Tuesday, 14 August 2012


Just a quick post that I wrote on my phone in the doctor's waiting room earlier this evening...so nu media, 2012, etc.

To kill time before my appointment, I just did a quick whip around the Selfridges menswear department for the first time in about a year. Don't get me wrong, I ADORE Selfridges, it's a fine store, great for many things (especially for buying obscure zeitgeist-y European fashion magazines full of tits / cocks and not many clothes) but I just remembered why I buy 90% of my clothes online - and I SWEAR I'm not just saying this because I work for MR P*. Here's why:

1) High-end retail staff – snooty old queens who were probably very effective at selling Gianfranco Ferre nehru-collar jackets or whatever in the early 90s but have now slightly lost the plot. The bitchiness I can just about deal with (by in my head delivering the immortal Absolutely Fabulous line which Eddy uses on a haughty gallery assistant: "you only work in a shop you know, you can drop the attitude"). But the phoniness really gets me. I'm standing there, dressed in minimal all black, holding out this multi-coloured silk Versace shirt, honestly just to get a proper look at how hideous it is, no doubt with a crumpled facial expression of horror to match, when an assistant saunters over and says "that shirt is JUST fabulous, isn't it? I saw it caught your eye, well it caught mine too, and I think it'd look great on you" Er, hello? Do I look by any stretch of the imagination like a turquoise and fuchsia Medusa-head pattern kind of guy? Which brings me to…

Gareth Pugh to the left, Versace to the right. Swarovski-crysal studded leather jacket with a £4,500 price tag top of my winter musn't-have list.

2) Stock horror – When you're shopping online you can easily filter out all the crap that you don't want to see, but when you have to sift through it in the store it weighs on the mind and reminds you what you hate about fashion. Givenchy, for example, selling a plain black nylon MA-1 bomber jacket, identical except for its plaid lining to one you which would find in an army surplus store for £30, for north of £1000. Balmain printed T-shirts which look like rejects from Superdry priced at £300, etc. etc. Merchandising malfunctions are avoided online too. In fairness to Selfridges, they have finally moved Ann Demeulemeesteer from ‘contemporary’ (beside J. Lindeberg and Stone Island) to ‘designer’ – something which used to gall me way more than it should have done – but other stores are still guilty of placement mishaps. The last time I went to Harrods, DRKSHDW Rick Owens was next to Just Cavalli, presumably based on the twisted logic that since they’re both ‘bridge’ lines they make excellent bedfellows.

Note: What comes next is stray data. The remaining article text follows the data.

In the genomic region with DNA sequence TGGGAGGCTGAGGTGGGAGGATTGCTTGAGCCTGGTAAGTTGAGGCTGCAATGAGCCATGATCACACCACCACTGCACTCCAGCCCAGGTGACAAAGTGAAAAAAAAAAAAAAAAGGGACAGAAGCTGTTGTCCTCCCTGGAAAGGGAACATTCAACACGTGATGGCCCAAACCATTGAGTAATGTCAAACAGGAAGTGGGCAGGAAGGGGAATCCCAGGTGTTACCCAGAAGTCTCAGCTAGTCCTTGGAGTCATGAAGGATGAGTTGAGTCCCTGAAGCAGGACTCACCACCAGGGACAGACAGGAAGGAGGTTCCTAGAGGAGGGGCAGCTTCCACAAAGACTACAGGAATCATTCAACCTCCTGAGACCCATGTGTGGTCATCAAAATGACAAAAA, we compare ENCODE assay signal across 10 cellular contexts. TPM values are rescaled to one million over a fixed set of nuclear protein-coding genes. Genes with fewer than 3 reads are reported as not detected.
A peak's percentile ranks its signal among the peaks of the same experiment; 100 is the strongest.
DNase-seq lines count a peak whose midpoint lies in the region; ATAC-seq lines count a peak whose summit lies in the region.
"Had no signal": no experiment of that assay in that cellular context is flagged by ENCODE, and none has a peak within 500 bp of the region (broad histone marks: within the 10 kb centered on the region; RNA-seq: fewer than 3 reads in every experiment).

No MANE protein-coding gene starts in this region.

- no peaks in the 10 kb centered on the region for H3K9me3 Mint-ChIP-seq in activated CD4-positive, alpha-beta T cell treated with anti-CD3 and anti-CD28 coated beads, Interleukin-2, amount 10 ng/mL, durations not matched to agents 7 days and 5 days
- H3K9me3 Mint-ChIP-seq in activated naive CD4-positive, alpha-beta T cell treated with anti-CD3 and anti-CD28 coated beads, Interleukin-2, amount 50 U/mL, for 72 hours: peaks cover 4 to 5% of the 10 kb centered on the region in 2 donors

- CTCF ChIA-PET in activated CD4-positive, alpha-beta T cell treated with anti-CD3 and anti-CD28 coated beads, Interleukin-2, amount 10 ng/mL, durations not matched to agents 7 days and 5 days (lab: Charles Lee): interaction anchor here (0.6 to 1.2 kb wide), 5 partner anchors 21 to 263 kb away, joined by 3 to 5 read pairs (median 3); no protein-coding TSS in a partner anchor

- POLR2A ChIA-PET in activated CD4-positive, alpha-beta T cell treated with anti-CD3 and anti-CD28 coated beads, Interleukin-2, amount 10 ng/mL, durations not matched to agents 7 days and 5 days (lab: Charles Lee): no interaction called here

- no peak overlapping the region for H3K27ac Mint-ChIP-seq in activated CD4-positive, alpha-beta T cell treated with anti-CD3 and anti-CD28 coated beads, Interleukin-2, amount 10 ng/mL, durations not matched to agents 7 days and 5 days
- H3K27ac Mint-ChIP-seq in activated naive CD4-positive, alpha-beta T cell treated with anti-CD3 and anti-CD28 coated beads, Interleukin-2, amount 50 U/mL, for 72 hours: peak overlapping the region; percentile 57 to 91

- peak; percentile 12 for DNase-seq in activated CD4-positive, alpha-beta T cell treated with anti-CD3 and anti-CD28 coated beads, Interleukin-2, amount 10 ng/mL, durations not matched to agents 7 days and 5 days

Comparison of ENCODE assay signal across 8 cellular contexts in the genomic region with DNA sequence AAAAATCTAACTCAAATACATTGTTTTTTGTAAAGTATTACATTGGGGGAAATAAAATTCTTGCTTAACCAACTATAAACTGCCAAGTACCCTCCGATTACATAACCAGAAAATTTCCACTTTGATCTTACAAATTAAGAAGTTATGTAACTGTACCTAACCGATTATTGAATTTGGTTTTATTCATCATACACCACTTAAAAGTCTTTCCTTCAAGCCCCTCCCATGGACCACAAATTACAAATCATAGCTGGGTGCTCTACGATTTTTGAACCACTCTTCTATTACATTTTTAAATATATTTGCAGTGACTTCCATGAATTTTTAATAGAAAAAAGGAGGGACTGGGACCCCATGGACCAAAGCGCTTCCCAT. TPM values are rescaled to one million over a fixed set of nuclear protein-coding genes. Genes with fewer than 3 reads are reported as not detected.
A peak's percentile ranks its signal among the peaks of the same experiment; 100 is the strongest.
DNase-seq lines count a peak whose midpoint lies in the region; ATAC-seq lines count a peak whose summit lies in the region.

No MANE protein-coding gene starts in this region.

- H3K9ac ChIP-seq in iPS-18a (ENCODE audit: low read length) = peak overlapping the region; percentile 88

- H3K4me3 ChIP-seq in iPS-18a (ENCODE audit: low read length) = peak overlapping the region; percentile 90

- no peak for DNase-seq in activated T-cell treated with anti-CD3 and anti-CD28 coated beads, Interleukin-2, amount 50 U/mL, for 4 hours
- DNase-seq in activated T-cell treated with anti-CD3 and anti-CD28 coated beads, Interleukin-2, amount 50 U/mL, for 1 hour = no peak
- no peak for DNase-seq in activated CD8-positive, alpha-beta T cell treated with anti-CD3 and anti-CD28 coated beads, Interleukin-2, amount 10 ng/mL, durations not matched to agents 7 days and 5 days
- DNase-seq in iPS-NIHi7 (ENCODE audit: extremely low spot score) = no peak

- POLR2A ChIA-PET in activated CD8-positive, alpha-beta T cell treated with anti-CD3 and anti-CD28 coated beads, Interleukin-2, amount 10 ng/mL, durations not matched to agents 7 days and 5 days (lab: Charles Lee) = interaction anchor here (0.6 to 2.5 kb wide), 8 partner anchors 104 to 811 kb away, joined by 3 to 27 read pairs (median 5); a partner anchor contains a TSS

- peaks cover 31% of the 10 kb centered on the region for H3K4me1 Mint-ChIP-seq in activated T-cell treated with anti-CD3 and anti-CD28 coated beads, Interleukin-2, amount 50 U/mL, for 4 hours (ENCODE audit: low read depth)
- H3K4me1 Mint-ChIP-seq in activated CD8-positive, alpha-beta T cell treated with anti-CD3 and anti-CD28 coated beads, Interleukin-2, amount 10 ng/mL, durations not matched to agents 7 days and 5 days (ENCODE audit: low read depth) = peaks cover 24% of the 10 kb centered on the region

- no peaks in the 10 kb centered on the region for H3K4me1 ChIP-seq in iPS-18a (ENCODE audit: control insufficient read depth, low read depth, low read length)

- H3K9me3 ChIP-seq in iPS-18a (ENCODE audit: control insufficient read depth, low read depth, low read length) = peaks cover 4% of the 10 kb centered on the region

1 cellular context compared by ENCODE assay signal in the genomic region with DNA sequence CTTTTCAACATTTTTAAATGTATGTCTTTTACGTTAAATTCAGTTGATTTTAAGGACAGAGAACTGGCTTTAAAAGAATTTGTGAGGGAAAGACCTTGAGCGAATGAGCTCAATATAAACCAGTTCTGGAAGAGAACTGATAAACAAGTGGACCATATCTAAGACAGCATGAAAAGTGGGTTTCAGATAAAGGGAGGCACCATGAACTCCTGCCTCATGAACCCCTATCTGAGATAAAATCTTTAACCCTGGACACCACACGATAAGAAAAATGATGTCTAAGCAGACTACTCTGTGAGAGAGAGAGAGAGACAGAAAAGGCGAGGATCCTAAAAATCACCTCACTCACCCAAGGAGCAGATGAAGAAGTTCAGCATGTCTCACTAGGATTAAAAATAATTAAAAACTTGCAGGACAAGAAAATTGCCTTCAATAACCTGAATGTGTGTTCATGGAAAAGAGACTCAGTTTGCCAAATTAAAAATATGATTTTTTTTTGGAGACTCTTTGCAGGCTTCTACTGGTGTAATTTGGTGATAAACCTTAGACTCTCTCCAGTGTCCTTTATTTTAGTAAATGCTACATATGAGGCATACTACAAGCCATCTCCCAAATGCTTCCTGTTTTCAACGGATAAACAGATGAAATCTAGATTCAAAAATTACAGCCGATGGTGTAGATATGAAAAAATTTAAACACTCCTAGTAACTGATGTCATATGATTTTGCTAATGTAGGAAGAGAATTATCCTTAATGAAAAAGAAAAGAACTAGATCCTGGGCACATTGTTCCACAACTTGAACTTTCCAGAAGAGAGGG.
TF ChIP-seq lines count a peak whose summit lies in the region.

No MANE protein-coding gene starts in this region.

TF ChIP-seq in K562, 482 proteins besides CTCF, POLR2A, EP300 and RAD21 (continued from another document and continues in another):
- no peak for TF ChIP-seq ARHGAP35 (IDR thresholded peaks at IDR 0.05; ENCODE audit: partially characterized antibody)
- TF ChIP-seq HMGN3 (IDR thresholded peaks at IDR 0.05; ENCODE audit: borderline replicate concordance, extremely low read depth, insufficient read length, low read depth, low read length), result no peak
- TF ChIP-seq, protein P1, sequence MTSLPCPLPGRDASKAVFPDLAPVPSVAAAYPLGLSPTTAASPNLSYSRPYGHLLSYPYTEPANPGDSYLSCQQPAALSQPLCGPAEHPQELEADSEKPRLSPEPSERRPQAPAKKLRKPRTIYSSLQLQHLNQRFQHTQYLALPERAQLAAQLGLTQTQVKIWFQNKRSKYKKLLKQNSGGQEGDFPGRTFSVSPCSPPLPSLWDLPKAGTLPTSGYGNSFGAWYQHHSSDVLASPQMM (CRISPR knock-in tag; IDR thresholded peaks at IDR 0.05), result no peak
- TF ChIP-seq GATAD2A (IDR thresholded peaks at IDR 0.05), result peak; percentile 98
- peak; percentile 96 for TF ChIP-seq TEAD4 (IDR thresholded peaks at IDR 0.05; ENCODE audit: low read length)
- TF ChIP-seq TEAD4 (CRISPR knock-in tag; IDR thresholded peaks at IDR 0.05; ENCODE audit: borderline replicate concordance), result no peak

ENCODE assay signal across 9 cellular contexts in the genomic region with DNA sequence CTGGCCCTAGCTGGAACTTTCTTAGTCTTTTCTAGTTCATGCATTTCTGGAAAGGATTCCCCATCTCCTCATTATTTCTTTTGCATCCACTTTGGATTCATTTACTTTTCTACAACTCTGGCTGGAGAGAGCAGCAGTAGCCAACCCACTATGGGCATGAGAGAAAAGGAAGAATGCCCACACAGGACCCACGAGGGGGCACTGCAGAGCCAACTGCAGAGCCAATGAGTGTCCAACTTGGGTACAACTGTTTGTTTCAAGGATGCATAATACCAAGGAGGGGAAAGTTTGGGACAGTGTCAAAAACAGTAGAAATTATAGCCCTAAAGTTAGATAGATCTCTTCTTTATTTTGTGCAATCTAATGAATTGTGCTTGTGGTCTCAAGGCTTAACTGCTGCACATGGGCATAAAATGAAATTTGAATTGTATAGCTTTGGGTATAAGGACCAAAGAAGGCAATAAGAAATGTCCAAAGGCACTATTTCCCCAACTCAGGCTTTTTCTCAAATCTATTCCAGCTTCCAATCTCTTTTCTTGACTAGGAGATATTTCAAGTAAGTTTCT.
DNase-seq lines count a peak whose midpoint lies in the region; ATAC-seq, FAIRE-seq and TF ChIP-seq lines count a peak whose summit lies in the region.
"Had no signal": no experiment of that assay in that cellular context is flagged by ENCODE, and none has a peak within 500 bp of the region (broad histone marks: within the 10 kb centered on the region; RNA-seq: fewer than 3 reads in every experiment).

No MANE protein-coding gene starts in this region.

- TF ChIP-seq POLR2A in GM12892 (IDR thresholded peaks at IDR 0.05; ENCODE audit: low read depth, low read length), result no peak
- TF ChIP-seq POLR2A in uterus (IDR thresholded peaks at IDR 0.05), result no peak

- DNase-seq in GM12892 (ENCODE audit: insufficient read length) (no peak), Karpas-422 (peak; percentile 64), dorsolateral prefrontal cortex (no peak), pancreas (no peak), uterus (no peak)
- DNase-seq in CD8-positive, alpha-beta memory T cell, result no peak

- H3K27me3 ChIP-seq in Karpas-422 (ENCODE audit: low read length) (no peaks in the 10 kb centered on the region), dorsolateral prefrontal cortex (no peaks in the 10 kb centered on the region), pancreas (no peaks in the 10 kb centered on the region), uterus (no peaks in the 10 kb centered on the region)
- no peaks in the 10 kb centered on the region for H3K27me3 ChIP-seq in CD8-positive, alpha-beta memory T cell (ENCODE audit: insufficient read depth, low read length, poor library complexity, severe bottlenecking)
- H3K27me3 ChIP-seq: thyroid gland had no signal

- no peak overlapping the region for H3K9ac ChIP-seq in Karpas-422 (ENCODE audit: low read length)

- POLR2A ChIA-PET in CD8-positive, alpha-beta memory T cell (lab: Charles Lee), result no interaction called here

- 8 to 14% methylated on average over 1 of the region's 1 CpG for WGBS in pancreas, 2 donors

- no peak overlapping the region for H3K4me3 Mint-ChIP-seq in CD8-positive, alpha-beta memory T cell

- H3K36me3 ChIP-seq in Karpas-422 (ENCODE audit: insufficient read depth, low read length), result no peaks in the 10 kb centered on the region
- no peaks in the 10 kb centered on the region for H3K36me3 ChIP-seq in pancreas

3) Fellow Customers – Other than when some anonymous cyber bitch gets the last pair of size 42 Raf Simons black high tops in their shopping cart before you during an online sale, you don't have to trouble your mind with your fellow customers when you shop on the net. Different story with bricks and mortar retail (see what I did there? Industry jargon. Ever the consummate professional). First, I was put off by the many (white) suburban wannabe gangsta types stalking the shop floor in bad jeans, Polo Ralph Lauren shirts, faux Rolexes and Gucci monogram belts with a sort of “look at me, I’m super G with all my visible branding, it gets me loads of pussy” look, their Tesco Bank credit cards primed to be maxed-out on Evisu jeans and Dolce & Gabbana sneakers. Second, and arguably worse, as I perused Lanvin in designer superbrands (noting how most of their clothes are actually very basic) out of the corner of my eye, near where the fitting rooms were, I caught a glimpse of flesh. Much more flesh than you should see in a department store on a Monday afternoon. “Heavens above,” I thought, “is that someone wearing a super avant-garde Margiela nude-coloured body stocking - or has some terrible wardrobe malfunction occurred? I must get a closer look.” The truth was much worse. THE tackiest gay guy I have ever seen had emerged from the fitting room with no shirt on and unbuttoned jeans displaying brightly coloured AussieBum underwear, to approving glances from his obese and much older boyfriend. Then, despite having a body which would score a 6/10 at best, he proceeded to WALK ALL AROUND the shop floor with unbuttoned jeans and no shirt and no shoes on, going “I’ll try one of those, and those, and those” in the MOST FLIPPANT AND VULGAR manner. I wanted to scream “PLEASE SHOW SOME RESPECT TO THE CLOTHES. TOTALLY IMPORTANT DESIGNERS CREATED THESE PIECES. THE DRIES DOES NOT DESERVE THIS. THE COMME CAN’T HANDLE IT” but instead I decided to leave the area ASAP. Oh, the humanity.